These altars are made to honor those who have past, we build them in remembrance. So, pictures are the centerpiece to any ofrenda. For me, I prefered two older black and white photos of each of my grandmothers. In these two black and white images, Lola and Tula are nearly the same age...mid 30's or early 40's I'd say. They look so happy. They've had all their children and are both widows already. They have these relaxed, satisfied smiles on their face... like they know something we don't about life.
Skeletons, skulls and 'La Catrina,' represent the spirit world and are iconic Mexican symbols. They're ideal on an altar. Our pieces were found in markets in Mexico and are hand painted. With such eye catching color combinations these pieces pop when displayed and give the altar an aura of mysticism.
Alebrijes are another bold way to make a statement on an ofrenda. Alebrijes are mythical creatures from the spirit world who look after our loved ones once they've left our world. Like a guardian-angel, they are protectors. Village people began making these creatures out of wood, clay, sticks- basically anything. Now you can find them anywhere in Mexico, some are elaborate and ornate ceramics or like my favorite, a funky porcupine made of tiny painted toothpicks. All of them are so unique and special.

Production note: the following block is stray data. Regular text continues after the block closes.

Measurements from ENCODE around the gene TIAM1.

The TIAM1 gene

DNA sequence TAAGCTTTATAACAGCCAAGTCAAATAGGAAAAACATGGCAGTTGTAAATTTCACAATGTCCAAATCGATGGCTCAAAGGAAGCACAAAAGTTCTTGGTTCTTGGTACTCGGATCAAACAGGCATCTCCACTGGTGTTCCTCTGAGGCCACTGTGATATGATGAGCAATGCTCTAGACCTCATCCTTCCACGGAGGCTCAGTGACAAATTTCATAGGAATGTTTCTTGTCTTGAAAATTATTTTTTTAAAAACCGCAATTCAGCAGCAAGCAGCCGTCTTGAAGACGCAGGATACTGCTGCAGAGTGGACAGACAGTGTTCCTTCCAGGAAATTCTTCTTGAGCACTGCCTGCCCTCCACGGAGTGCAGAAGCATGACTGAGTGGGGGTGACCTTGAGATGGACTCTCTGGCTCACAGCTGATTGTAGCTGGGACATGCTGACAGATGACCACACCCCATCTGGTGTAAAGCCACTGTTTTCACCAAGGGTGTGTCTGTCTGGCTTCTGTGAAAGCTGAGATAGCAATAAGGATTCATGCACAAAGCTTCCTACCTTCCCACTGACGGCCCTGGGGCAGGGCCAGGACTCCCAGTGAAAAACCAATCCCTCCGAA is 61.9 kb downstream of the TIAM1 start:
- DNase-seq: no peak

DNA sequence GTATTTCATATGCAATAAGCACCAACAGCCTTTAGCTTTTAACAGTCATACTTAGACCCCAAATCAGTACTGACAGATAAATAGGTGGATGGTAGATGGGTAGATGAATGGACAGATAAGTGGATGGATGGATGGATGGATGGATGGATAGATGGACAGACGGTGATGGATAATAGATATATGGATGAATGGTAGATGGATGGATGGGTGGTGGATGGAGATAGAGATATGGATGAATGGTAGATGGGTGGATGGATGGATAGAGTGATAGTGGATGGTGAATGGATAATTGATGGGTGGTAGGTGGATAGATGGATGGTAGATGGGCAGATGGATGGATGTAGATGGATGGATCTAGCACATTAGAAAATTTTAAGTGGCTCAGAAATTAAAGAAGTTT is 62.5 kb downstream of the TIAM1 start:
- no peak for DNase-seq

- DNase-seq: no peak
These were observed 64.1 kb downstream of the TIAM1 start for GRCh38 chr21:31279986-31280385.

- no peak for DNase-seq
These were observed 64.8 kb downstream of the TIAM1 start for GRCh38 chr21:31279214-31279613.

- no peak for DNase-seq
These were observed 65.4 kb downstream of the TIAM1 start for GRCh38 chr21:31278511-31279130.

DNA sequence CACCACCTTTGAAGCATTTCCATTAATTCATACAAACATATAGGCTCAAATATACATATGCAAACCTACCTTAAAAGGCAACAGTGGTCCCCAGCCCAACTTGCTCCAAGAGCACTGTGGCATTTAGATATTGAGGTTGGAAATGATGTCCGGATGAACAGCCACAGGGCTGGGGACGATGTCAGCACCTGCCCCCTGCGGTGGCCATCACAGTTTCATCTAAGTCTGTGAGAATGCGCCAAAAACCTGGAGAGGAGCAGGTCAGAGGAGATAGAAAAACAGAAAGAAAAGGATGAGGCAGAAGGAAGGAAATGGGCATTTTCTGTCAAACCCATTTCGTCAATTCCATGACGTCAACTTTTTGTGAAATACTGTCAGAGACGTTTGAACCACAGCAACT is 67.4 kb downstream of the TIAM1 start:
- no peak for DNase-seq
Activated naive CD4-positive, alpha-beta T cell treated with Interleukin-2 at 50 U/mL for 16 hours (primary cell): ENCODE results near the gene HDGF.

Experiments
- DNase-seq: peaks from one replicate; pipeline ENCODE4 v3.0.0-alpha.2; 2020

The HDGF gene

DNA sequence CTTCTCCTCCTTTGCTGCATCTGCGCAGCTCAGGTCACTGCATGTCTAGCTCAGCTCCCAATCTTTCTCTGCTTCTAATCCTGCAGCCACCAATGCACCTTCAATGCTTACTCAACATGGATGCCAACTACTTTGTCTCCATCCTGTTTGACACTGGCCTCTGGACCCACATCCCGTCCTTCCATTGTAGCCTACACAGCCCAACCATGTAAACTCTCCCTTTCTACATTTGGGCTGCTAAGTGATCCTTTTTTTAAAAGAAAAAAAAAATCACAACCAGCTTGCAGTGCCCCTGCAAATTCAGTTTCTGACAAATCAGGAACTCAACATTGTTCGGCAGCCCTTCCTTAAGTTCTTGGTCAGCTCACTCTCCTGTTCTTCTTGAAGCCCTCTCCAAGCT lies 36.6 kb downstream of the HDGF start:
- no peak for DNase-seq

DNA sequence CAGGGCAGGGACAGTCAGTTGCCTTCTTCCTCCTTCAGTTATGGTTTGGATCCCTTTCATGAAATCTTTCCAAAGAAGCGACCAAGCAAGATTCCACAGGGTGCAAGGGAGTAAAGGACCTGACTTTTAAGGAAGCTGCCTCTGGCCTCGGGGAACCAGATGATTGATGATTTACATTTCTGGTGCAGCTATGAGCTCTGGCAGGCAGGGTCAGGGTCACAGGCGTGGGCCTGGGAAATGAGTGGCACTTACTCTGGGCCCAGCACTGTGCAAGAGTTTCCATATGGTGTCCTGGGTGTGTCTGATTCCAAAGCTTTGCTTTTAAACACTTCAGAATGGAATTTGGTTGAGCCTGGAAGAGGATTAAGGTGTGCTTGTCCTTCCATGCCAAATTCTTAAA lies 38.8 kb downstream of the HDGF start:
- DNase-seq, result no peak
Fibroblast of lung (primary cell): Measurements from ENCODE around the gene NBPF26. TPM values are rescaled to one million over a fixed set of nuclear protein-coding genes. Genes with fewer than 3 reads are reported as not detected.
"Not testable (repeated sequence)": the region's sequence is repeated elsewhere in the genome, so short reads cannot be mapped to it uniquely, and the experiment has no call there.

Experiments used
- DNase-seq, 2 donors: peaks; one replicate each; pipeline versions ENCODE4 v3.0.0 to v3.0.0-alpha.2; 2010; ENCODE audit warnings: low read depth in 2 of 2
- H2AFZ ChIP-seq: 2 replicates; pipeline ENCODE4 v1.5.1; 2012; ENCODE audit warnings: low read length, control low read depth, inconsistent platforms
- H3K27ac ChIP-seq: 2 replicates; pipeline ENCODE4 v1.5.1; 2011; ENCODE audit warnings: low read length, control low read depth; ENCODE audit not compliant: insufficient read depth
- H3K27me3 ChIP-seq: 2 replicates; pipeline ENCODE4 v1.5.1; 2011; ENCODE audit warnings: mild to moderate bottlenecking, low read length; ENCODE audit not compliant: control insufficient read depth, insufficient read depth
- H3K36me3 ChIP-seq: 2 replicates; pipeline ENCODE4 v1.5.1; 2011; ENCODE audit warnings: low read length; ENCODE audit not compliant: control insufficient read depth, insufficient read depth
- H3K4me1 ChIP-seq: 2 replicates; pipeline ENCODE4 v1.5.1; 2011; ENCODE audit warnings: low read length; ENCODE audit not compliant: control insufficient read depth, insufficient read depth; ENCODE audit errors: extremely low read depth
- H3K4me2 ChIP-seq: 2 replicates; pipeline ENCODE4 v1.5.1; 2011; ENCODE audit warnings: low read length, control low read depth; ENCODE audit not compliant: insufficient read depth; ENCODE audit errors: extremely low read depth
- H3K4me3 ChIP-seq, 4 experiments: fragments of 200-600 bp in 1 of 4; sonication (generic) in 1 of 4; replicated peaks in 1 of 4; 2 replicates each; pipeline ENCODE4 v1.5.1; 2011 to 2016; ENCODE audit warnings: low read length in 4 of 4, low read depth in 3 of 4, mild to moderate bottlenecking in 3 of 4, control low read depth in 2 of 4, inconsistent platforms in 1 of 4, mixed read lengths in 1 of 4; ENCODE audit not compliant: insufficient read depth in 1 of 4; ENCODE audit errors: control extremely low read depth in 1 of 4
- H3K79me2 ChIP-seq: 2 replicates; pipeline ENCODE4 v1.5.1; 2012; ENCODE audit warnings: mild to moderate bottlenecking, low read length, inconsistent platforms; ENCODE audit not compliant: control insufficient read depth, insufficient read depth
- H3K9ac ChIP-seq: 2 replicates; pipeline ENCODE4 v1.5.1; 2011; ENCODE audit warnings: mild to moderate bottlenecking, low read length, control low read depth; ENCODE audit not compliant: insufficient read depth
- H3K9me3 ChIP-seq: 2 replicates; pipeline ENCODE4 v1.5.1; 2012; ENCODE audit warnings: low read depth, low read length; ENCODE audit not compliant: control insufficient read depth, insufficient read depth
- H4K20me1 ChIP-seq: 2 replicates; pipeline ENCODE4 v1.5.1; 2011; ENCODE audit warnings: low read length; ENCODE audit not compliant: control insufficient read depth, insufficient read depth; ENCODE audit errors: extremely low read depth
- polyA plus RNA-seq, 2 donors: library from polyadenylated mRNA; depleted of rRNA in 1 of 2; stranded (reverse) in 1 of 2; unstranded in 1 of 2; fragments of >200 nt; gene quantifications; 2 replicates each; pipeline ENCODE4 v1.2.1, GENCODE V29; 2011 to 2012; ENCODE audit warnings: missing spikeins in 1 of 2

Finally, like most altars for the dead, we decorate them with flowers. The flower of Dia de Los Muertos is the Marigold or cempasuchil. Typically, grave sites and cemeteries in Mexico are always painted white. With these orange flowers scattered all over white shrines, lit up in candles, a burial place all of a sudden glows brightly, lifting the spirits of all who gaze upon it. Which brings me to my favorite part of this tradition, celebrating death. Mexican culture has a much different, more intimate and less fearful relationship to death than American culture. If we can take anything away as Americans from this spiritual tradition, I hope that it allows people to connect to those who are no longer with us. The fact that my daughter helps decorate her grandmothers altar gives us an opportunity for me to tell her stories about them. She asks about where they are now, we talk about what we're scared of.... and that's okay. It reminds us how we're all connected. It reminds us of the most important thing.... of family.